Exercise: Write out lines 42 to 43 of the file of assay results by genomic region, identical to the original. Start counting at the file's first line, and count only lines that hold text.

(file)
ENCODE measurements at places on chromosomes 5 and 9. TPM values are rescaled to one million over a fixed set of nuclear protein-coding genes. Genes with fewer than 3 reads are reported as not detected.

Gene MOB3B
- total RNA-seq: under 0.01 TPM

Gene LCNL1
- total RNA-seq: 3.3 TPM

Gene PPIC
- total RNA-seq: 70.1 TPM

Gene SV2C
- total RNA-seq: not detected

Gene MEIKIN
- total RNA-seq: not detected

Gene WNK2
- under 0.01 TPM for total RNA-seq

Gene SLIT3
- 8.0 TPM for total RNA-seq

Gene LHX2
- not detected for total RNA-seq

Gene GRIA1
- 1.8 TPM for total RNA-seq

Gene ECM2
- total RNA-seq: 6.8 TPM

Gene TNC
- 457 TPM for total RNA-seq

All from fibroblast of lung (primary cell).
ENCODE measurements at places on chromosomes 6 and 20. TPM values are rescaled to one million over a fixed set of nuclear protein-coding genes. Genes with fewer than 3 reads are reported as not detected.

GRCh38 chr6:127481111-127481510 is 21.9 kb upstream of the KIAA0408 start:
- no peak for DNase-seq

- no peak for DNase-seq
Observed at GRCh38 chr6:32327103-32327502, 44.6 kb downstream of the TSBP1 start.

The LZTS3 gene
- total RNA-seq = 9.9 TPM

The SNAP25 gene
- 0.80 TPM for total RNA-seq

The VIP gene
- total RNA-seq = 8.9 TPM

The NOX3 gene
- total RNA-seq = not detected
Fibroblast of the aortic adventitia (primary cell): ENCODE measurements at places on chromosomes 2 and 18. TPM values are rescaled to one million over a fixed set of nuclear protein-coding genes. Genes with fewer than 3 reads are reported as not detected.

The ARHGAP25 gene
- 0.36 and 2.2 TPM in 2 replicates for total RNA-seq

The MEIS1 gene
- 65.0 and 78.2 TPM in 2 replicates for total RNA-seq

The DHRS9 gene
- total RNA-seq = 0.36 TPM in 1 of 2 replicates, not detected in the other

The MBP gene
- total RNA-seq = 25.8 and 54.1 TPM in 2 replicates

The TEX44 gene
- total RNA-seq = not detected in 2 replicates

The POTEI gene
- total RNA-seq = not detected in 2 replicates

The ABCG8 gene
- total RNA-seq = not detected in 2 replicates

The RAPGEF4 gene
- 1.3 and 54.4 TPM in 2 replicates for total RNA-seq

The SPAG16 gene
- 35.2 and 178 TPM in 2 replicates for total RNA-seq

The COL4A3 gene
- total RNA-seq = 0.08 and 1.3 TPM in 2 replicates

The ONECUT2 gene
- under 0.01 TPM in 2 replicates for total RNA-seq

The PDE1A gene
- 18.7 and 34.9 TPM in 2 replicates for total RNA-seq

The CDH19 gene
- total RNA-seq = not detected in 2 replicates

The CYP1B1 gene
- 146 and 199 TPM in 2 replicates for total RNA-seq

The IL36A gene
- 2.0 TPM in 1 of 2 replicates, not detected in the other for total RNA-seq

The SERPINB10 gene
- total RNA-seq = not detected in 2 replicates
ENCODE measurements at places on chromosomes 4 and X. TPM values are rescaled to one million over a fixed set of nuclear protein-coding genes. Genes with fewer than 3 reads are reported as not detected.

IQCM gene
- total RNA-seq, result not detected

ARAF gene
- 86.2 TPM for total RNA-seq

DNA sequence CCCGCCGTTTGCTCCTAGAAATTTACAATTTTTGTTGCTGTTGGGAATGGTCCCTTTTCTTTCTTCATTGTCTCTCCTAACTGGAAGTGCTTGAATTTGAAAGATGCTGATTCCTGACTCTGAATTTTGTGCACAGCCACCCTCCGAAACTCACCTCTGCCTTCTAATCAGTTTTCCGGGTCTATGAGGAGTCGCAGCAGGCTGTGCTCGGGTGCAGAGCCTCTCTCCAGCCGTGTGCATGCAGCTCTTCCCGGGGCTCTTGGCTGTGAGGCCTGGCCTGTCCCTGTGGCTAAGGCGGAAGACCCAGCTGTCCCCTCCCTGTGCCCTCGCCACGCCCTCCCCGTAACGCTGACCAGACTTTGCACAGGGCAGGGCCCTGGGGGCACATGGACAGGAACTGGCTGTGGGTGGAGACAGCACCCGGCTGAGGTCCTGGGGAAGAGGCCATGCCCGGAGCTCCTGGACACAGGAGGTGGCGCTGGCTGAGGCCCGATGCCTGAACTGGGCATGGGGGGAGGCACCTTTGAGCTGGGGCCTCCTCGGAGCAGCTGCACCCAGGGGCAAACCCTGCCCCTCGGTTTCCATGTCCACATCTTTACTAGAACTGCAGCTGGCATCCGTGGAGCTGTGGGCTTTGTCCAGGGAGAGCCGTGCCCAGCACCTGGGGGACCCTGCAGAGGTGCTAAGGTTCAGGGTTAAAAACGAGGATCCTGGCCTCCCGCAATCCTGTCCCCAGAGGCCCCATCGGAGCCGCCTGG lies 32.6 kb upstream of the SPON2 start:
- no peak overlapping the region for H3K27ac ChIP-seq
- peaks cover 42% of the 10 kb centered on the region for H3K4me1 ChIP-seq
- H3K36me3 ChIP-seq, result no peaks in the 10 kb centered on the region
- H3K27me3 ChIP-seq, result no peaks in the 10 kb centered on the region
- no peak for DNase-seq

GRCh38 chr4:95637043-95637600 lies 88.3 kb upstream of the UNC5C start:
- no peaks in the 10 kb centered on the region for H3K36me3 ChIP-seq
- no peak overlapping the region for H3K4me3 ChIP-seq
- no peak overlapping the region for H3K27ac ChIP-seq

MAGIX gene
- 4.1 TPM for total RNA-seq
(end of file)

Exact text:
- 65.0 and 78.2 TPM in 2 replicates for total RNA-seq

The DHRS9 gene